Madeleine Payne

Madeleine Moses-Payne

I am an MRC-funded PhD student on the UCL-Birkbeck Neuroscience and Mental Health program. My research focuses on why many mental health disorders first appear during adolescence - the period of life that spans the teens and early 20s. My specific focus is on self-concept development during adolescence and the development of our ability to introspect on our own thoughts and feelings (metacognition).

Priya Rajyaguru 

Priya Rajyaguru

I am a Child and Adolescent Psychiatrist and Wellcome Trust Clinical PhD Fellow working with Professor Jon Roiser (Institute of Cognitive Neuroscience, UCL) and Professor Glyn Lewis (Division of Psychiatry, UCL). My research focusses on understanding the neurocognitive basis of rumination, characterised by repetitive and perseverative thinking, seen in a number of mental health difficulties. I am interested in this style of thinking in adolescents and am particularly curious about the associations between rumination and depression in this age group.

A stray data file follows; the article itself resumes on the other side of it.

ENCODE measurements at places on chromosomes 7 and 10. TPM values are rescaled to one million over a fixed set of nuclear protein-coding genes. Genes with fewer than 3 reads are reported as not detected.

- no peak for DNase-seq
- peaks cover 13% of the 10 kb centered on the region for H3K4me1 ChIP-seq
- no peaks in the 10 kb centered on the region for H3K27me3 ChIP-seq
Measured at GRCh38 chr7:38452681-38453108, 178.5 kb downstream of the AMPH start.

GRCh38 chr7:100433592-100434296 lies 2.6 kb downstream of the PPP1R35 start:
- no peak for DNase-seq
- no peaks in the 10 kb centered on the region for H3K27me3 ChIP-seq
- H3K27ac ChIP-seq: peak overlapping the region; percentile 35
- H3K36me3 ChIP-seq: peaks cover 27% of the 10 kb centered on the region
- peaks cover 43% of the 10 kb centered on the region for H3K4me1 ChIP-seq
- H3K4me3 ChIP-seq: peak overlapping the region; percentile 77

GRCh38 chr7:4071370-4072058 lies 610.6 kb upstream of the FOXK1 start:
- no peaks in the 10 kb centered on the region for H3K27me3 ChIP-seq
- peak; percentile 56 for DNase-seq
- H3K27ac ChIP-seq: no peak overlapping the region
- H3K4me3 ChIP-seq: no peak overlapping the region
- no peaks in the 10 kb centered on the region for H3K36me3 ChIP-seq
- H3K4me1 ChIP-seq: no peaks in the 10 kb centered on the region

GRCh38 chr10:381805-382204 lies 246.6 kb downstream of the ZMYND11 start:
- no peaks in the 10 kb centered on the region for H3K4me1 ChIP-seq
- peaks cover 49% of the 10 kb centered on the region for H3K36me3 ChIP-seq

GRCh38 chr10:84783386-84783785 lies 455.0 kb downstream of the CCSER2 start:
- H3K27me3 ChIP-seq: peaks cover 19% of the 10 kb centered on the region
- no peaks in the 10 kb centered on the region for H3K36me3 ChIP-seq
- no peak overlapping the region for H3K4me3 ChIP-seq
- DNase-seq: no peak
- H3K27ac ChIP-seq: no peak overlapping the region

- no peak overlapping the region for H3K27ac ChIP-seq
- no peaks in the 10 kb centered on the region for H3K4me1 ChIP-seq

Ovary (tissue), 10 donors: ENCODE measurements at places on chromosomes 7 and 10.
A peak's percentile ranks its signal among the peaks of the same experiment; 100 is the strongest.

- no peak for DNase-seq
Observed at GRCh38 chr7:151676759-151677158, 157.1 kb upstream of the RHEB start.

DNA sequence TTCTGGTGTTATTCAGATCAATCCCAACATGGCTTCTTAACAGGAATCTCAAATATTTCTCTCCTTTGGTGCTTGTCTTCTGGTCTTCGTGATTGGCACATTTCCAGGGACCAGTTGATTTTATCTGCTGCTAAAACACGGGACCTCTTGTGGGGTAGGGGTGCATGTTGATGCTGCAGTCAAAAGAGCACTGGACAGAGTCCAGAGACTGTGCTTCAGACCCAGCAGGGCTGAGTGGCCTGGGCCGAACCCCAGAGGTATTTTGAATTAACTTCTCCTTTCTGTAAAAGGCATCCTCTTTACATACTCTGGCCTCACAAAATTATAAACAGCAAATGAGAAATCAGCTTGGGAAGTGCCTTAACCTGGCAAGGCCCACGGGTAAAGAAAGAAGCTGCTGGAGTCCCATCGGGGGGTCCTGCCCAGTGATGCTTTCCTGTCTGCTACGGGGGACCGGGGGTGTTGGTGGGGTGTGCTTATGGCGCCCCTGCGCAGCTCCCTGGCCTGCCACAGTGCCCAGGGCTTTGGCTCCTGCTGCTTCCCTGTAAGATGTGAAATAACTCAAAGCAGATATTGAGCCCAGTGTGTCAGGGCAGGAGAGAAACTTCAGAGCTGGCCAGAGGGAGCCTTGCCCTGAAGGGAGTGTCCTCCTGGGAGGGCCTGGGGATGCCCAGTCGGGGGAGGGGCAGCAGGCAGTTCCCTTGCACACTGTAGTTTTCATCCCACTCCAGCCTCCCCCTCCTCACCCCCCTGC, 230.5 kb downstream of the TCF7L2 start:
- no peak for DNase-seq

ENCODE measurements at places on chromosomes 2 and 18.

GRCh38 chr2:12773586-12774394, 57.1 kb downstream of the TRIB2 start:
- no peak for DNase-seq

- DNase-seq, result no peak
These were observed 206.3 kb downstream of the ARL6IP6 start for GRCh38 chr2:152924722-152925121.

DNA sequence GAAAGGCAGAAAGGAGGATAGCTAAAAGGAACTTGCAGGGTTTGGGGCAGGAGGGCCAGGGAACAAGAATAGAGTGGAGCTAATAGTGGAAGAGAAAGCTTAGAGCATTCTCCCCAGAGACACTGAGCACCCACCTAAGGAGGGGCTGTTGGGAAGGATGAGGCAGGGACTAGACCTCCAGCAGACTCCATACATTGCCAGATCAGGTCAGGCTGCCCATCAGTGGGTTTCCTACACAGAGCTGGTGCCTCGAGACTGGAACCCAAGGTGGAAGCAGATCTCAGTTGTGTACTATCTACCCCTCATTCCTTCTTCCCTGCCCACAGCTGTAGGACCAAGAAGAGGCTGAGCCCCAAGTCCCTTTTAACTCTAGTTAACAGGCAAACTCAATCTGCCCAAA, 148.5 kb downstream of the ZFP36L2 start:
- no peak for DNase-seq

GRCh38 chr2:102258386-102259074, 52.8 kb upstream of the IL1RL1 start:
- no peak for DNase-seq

Yumeya Yamamori

yumeya yamamori

I am a PhD student funded by a Wellcome Trust 4-year Studentship in Science. I'm working with Prof Jonathan Roiser and Dr Oliver Robinson on pathologically repetitive behaviours like avoidance behaviours and drug-seeking. My specific aim is to understand the factors which might lead behaviour to become inflexible and maladaptive, and ultimately how this relates to clinical symptoms.

Harry Costello


Harry Costello Smiling At Camera



Agatha Alves-Anet

Agatha Alves-Anet Smiling At The Camera


I am a UCL-Wellcome Mental Health Science PhD student working with Prof. Oliver Robinson on disentangling the cognitive mechanisms of different anxiety disorders. I’m particularly interested in the differences and similarities in how state anxiety induced by threat of shock, panic induced by 7.5% CO2 inhalation, and acute stress induced by the Social Stress Test, affects cognitive function.

Karel Kieslich

Karol Kielish Looking Into The Distance